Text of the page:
FIG. 3 is a cross section of the retaining plug and the pins of the retaining plug mounting means taken along line 3--3 of FIG. 2.

DESCRIPTION OF THE PREFERRED EMBODIMENT

Referring now to the drawings in general and to FIG. 1 in particular, shown therein and designated by the general reference number 10 is a ribbon cable plug securing apparatus constructed in accordance with the present invention. In order to provide a concrete example that will facilitate an understanding of the invention, FIG. 1 has been drawn for the case in which a ribbon cable plug 12 is to be mounted on a printed circuit board connector 14 of the 3-in-1 type that is commonly used in disc drives. However, as noted above, the apparatus 10 can be used with substantially any type of printed circuit board connector so that the illustration of the connector 14 as a 3-in-1 connector is for exemplary purposes only and is not intended to be limiting.

As is known in the art, a 3-in-1 printed circuit board connector is comprised of three sections that are arranged in a row as shown in FIG. 1. Thus, the connector 14 comprises: a signals section 16 with which the ribbon cable plug 12 is mounted by insertion of pins (not shown) on the plug 12 into sockets (not shown) formed in the signal section 16; an address section 18 which, in the practice of the present invention, is used to secure a retaining plug 20 of the apparatus 10 to the connector 14 as will be discussed below; and a power section 22 which is used to transmit electrical power to electrical components mounted on a printed circuit board 24 which supports the connector 14.

As is also known in the art, the sockets (not shown) in the signals section 16 extend generally along a line, indicated at 26 in FIG. 1, along which the ribbon cable plug 12 is moved to mate with the signals section 16 of the connector 14 and the address section is comprised of a plurality of pins 28, 30, 32, 34, 36, 38, 40, 42, 44, 46, 48 and 50 which, when the invention is practiced in conjunction with a 3-in-1 printed circuit board connector, form a portion of a mounting assembly, generally designated at 52 in FIGS. 2 and 3, used to secure the retaining plug 20 to the connector 14 as will be discussed below. (For clarity of illustration, only the pins 28 and 50 have been numerically designated in FIG. 1.) As shown in FIG. 2, portions of the pins 28, 30, 32, 34, 36, 38, 40, 42, 44, 46, 48 and 50, such as the portion 54 of the pin 28, are embedded in a plastic body portion 54 of the connector 14 and extend therefrom along lines that parallel the ribbon cable plug approach line 26 for a purpose to be discussed below.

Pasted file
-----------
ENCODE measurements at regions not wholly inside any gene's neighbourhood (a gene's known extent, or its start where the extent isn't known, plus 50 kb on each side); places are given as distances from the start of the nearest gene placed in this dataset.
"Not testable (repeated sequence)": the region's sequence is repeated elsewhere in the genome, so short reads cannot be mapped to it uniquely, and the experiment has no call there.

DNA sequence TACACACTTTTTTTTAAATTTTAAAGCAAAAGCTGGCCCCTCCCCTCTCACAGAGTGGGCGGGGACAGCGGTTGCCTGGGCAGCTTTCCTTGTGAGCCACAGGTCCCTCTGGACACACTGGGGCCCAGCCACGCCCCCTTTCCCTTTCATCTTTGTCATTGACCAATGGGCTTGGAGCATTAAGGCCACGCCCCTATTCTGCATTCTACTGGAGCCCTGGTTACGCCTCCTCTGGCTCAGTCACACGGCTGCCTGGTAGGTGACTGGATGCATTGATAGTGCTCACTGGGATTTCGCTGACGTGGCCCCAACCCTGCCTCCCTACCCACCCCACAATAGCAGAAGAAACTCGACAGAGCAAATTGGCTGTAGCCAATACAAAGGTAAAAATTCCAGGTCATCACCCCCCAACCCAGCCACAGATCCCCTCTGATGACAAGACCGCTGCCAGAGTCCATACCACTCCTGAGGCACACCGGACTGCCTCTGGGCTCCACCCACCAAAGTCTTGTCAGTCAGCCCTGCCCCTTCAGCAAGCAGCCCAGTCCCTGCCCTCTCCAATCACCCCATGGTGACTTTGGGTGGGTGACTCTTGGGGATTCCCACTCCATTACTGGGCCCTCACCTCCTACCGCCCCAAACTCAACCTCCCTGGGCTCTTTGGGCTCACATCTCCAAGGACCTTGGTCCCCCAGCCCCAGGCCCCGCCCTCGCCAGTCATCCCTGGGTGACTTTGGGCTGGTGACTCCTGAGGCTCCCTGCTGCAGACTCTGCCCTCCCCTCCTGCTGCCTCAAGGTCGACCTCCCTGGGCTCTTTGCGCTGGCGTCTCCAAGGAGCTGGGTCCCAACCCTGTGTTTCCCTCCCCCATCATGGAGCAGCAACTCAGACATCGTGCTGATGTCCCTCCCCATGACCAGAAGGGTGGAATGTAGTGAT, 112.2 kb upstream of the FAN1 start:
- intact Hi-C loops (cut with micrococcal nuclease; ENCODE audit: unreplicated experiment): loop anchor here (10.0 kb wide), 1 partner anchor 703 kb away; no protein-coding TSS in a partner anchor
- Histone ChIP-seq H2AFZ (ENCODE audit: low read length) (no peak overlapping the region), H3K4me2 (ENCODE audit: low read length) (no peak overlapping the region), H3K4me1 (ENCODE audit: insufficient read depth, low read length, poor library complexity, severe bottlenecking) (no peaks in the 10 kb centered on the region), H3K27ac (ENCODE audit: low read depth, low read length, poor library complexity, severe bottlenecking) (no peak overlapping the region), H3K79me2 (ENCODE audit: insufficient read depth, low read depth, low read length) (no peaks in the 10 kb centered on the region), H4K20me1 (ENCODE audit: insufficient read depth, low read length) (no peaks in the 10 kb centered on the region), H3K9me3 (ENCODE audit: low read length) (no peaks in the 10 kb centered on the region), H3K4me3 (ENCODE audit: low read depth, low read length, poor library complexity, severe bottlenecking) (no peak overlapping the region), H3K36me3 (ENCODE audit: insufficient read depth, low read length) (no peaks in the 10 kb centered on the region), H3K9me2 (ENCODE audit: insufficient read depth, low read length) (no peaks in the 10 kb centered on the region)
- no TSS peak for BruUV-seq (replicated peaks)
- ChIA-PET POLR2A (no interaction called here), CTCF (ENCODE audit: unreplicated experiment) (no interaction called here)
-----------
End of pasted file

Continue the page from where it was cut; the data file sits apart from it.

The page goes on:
As indicated above, the ribbon cable plug securing apparatus 10 is comprised of the retaining plug 20 to which attention is now invited. As shown in FIG. 1, the retaining plug 20 comprises a body member 58 and an integral tongue 60 which projects laterally from the body member at a distal end 62 of the body member. As will be discussed more fully below, the retaining plug 20 is mounted on the printed circuit board connector 14 at a proximal end 64 of the body member 58 so that the tongue 60 will extend generally parallel to the body portion 56 of the connector 14.

In the practice of the invention, the retaining plug 20 is constructed of a material that comprises an organic polymer with a preferred material being a glass reinforced polyester such as polybutylene teraphthalate. More particularly, a material that is well suited for construction of the retaining plug 20 is VALOX® DR 48 15% glass reinforced polybutylene teraphthalate resin available from General Electric Plastics of Pittsfield, Md. Such material combines flexibility with strength that permits the retaining plug to be deformed for mounting of the retaining plug on the pins 28, 30, 32, 34, 36, 38, 40, 42, 44, 46, 48 and 50 of the address section 18 of the connector 14 in a manner that has been illustrated in FIGS. 2 and 3.